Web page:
There’s now a backlog of applications which officers will process over the next few weeks and get all the licences issued. Then enforcement will start. Technically, anyone now renting a self-contained property to a tenant in one of the prescribed wards is now committing a criminal offence if they don’t have a licence, but the initial focus will be on identifying all rented properties and telling landlords that they need to apply. This will be done by door-to-door visits, as well as by responding to reports from councillors and anyone else of ‘problem’ properties that they suspect or know to be privately rented, but have no licence.
Experience from other councils shows that about a third of landlords simply refuse to apply for a licence until they’re taken to court – which is a mistake as not only do they still have to pay for the licence (for the same fixed five year period, whenever they apply), but they have to pay legal fees and court costs too. So if you know anyone who is letting out a house or flat (even if it’s part of their own house) in one of the wards covered by the scheme, get them to apply, to avoid being taken to court!
You can find more details of the scheme on the council’s website.
Council Housing Company
Subject to the agreement of cabinet, Hastings Council is intending to go ahead with setting up a Housing Development Company. Around a hundred councils have done this, or are in the process of doing it. The company will be an independent private limited company, but wholly owned by the council. Its purpose will initially be to develop council-owned development sites for housing, but it could purchase other land or indeed compulsorily purchase abandoned sites that have been ‘land banked’ by developers. It could also purchase existing houses, to provide homes for rent. It could even develop housing outside of Hastings.
The purpose of this company would be primarily to raise income, to help the council bridge the £3.5m gap in its budget brought about by the cuts in government grants. But it would also be looking to build good quality, sustainable housing, with an element of either social housing or fair rented housing owned by a (separate) housing rental company. This company would buy housing from the development company and become a provider of rented housing – so the council would, in effect, become a provider of rented housing again, for the first time since it transferred all its housing stock to a housing association almost twenty years ago.
A report will be going to the Council’s cabinet in the autumn to set up this company and begin development of key council-owned sites.
Town Centre Problems
The warm weather has brought with it a spate of problems in Hastings Town Centre associated with street drinking and anti-social behaviour, particularly associated with the public areas by Kampson’s pharmacy and the pedestrian underpass.
To most of us, the prospect of sitting around on the street drinking all day, getting involved in drunken brawls and being generally unruly doesn’t seem very appealing.
But the street drinking community has increased in size recently in Hastings, as it has in other seaside towns in particular, such as Eastbourne, Brighton, Southend, Bournemouth, and many others. The reasons for this aren’t entirely clear, although it probably relates to other pressures around unemployment, benefits sanctions, and homelessness (although most street drinkers aren’t homeless).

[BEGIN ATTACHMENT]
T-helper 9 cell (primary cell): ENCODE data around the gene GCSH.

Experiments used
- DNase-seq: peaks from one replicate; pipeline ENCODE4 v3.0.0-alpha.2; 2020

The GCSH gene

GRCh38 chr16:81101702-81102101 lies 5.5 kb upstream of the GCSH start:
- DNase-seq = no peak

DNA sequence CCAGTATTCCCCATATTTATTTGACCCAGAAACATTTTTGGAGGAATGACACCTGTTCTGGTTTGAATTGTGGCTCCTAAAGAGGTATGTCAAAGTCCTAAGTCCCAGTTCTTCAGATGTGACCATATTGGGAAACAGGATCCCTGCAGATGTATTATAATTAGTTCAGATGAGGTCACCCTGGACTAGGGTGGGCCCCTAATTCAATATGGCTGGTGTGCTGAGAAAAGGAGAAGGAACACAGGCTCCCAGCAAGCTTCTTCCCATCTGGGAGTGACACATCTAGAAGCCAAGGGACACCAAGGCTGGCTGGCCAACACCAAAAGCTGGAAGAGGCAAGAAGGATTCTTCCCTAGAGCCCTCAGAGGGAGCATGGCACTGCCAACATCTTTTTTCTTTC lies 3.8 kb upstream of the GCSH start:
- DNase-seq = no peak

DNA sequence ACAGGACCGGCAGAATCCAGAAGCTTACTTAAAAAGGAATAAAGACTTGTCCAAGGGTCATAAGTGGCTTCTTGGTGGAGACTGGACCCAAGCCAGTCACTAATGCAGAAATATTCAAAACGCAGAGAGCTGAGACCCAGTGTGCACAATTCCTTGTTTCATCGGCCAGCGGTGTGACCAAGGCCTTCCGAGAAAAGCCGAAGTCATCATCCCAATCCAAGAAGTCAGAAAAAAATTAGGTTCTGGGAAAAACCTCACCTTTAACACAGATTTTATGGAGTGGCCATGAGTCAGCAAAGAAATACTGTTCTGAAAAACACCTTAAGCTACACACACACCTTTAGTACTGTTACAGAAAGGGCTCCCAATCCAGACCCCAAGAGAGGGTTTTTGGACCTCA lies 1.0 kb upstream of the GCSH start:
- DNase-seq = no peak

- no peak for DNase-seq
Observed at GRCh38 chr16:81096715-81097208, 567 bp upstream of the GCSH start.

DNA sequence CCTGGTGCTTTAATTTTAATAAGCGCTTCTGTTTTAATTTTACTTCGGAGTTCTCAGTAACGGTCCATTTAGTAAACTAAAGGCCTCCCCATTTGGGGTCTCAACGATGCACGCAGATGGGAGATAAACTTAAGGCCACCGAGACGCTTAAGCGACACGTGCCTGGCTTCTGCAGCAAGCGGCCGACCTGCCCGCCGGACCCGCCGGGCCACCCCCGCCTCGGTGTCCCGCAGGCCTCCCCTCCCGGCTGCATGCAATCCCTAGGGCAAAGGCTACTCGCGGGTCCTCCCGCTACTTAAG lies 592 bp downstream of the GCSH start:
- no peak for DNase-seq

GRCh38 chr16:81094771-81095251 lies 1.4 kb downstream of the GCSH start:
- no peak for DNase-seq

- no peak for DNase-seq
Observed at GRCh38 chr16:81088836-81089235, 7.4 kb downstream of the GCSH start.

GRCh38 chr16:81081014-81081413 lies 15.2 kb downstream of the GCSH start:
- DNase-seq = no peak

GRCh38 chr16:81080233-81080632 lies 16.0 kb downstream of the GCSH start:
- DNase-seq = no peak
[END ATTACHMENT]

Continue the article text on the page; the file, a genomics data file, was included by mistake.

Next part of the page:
Support services are available to help those who want to give up alcohol, but street drinking is a ‘lifestyle choice’ so most don’t want to accept support. Also, the public nature of street drinking, apart from being damaging to the local economy and off-putting to tourists as well as local people, means that anyone attracted to that lifestyle can be more easily ‘recruited’ – especially vulnerable people who are looking for an escape from their problems.
The consequences of becoming a street drinker aren’t good. Street drinkers have a life expectancy of 46, but this is misleading – their lives as street drinkers are probably no more than four or five years. It’s a very self-destructive lifestyle.
So far, it’s a problem that hasn’t been solved. Contrary to popular belief, it isn’t a crime to drink on the streets – rather, there are local laws in place that allow police officers to confiscate alcohol if they believe it’s a source of anti-social behaviour. So the police have difficulty in moving them on – most of the time, they’re not breaking any laws. New Public Space Protection Orders, due to come into force in the Autumn, will ban street drinking, but the only possible sanction is a fixed penalty notice – and most street drinkers are unlikely to pay those, or even remember that they’ve been given one.
As far as the town centre problem goes, the council is intending to temporarily remove seating from the area by the underpass, to disrupt current behaviour patterns. However, the problem will most likely move to somewhere else. That particular area can be redesigned too, to make it less attractive to street drinkers, including a children’s play area and/or soft landscaping. But that won’t cure the problem.
What’s really needed is a national response. At the moment, many different statutory and voluntary agencies are involved with both help for street drinkers and enforcement, but while a lot of effort is put into co-ordinating these, they don’t all necessarily agree on a solution. So for now, we’ll have to continue to look for local solutions, working with the police and all the different agencies involved. It’s not just that street drinking is ‘unsightly’ and bad for business, it’s killing a significant number of local people, in a slow but inexorable way, in gradually growing numbers. We have to find a way to stop that.